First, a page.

In an era of digital transformation, speed is of the essence. The changes and opportunities that digital technologies are bringing, from data analytics and cloud adoption to IoT and mobile, are so quickly changing and evolving that, in order to remain competitive, no department can sit idly by. Instead, whether it’s marketing, finance, operations or IT, every corner of the company needs to capitalize on the vast digital opportunities coming down the pike.
How can the CIO and the IT organization support that? By moving at the speed of business. Today’s strategic-minded CIOs know that the best way to become fast and flexible is through a continuous delivery framework using the incremental, iterative collaboration of an agile development methodology, rather than the slow-flowing waterfall, or traditional sequential development.
According to the 2016 Harvey Nash/KPMG CIO survey, agile methodologies are preferred by six in ten CIOs to improve responsiveness. They recognize that the biggest continuous frustration from business users of technology is the time and cost it takes to deliver, says Mitch Kenfield, Principal and US Service Management Practice Leader at KPMG.
“There’s a perception that technology organizations can’t adapt and respond as fast as the business environment changes,” he says, adding this can result in missed business opportunities, as there is a time lag between when a need comes up and when needs have changed — the customer may receive a deliverable, but it’s what they needed three months ago while two weeks ago their needs changed.
Agile development, on the other hand, grew out of the need for a faster-paced, more efficient alternative that embraces an approach of evolving requirements and solutions through self-organized teams and “sprint” goals. According to Kenfield, agile is all about providing “good” capabilities faster, rather than “perfect” capabilities more slowly. “Providing good delivered solutions faster gets the business more immediate value,” he explains.
Agile requires a new DNA within IT teams
Whether or not they have implemented agile development methods, Kenfield says CIOs know that traditional methodologies are not fast or flexible enough. “I would argue that 10 out of 10 CIOs recognize the need for a different way to provide solution delivery,” he says.
First of all, moving toward agile development means the CIO needs to lead an internal change within IT. For a larger IT organization accustomed to a cumbersome, slow approach, moving towards agile can simply seem foreign. An application development team with a traditional waterfall approach, including governance gates and formal requirements and lengthy test phases, may find trying a project using agile methods tough to tackle beyond a very small team.
“It requires a drastic change in how my team interacts; it’s a different mindset, skillset and team DNA,” says Kenfield. The challenge for the CIO, he explains, is to move beyond the “ingrained” thinking that teams default to for projects requiring lots of early-stage approvals, funding gates, budget releases and the organization of teams.
“We had a large, brand-name client who had 17 documents required to get through their SDLC process,” he says. “They don’t know how agile will even fit in, which can be daunting for CIOs internally who ask, ‘How can we change our delivery methodology so I can leverage agile in the best way?’ ”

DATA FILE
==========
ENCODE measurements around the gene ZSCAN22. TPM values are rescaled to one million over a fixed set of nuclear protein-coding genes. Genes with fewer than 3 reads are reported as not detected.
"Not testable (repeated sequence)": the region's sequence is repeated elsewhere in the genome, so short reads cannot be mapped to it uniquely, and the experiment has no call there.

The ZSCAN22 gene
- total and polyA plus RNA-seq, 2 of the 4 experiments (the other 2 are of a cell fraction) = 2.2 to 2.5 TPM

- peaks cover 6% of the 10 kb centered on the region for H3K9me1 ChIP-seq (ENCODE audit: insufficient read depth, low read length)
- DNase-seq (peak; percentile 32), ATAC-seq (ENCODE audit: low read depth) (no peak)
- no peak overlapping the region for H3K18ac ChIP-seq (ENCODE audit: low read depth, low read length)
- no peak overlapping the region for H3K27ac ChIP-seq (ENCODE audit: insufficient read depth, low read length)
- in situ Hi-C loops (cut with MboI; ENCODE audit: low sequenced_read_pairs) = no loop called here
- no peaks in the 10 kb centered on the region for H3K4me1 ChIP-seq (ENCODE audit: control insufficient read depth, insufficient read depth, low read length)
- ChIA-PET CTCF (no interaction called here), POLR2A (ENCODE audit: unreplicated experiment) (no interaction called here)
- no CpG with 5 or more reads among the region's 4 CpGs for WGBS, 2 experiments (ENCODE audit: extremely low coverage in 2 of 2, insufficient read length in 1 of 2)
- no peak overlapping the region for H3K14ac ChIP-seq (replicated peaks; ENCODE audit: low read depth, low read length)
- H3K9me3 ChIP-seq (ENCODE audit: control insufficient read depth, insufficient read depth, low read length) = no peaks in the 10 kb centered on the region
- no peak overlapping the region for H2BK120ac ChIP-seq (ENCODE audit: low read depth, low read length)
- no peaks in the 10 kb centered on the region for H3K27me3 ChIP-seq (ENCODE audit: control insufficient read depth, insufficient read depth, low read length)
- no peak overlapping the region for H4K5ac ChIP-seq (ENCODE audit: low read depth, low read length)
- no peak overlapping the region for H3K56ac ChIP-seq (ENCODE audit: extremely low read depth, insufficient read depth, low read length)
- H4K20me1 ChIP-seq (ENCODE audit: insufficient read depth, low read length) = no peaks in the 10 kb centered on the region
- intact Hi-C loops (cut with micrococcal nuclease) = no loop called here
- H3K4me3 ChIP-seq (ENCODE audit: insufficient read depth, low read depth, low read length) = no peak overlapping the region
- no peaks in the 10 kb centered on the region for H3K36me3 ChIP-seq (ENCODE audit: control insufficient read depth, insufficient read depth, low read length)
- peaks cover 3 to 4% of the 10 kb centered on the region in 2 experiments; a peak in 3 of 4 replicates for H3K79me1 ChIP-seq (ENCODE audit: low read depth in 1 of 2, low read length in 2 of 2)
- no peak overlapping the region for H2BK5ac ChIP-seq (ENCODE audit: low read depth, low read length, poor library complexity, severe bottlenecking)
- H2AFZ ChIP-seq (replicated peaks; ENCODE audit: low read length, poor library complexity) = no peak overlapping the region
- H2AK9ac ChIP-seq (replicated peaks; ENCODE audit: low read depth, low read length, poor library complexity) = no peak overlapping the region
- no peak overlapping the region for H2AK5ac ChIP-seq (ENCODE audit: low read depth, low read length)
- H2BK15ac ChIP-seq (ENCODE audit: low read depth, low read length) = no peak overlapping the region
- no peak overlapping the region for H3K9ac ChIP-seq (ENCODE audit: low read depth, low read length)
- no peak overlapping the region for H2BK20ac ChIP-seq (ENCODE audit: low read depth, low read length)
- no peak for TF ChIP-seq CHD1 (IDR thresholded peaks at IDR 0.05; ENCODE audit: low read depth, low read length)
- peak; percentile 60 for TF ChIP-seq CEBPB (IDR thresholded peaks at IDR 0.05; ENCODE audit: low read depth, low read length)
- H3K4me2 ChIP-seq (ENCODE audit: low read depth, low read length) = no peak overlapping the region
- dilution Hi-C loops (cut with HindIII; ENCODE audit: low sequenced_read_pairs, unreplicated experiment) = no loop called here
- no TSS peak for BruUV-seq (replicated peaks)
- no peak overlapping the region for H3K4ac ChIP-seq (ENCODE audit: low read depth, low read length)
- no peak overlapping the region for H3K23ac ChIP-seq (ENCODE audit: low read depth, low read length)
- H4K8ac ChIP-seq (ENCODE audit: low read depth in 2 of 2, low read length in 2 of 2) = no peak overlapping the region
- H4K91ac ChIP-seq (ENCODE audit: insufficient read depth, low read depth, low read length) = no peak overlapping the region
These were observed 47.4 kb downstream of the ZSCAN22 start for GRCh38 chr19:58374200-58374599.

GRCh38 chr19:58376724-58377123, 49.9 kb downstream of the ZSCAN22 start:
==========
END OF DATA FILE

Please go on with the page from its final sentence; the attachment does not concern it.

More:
Implementing agile, however, is not just about changing how IT delivers, but requires a significant change in the relationship and interaction between IT and the business in terms of how they work together. “Without change on the business side, IT teams can become frustrated with the agile process and begin to feel like it is more trouble than it is worth,” he says.
CIOs need to build a bridge between business leaders and IT
Even if the CIO does get internal teams to move toward agile, the onus is on business leaders to change as well. Traditionally, a department head might sign a requirements document and the IT team would go away and build an application, pulling the business back in when it is time for UAT. Agile methods, however, don’t work this way: Instead, business and product owners need to be constantly involved throughout the process, something they might not be used to.
“The concept of agile is about specific teams of functional business people that understand what they want, who get together with technical people that can build and work interactively,” says Kenfield. The focus is on getting needs built out, validating and moving forward to get something working faster, as opposed to going away and building to match an exact design document. With agile, for example, the IT team would show its progress every couple of weeks, so product owners need to be very committed to meeting in working teams, Kenfield explains. “CIOs have an absolute challenge in getting business owners to step into their side of the equation and get deeply involved.”
The CIO focus, according to the Harvey Nash/KPMG CIO survey, has moved beyond “keeping the lights on” to creating business value. With no end in sight for digital transformation, CIOs are under pressure to promote that business value, which agile can help with.
“All CIOs know they have to get better at this, and most see agile development methods as a way to do that,” says Kenfield. “It’s only the tip of the iceberg — the momentum we see agile gaining will continue.”
But building a bridge between IT teams and business leaders is a must for the CIO, since business involvement is essential for agile development success.
“There has to be constant interaction and a willingness for business leaders to say they can live without this, or this is not exactly what they meant,” he says. When that doesn’t happen, agile development breaks down: “Then, you’re left with the worst of both worlds: You built something they didn’t like, faster.”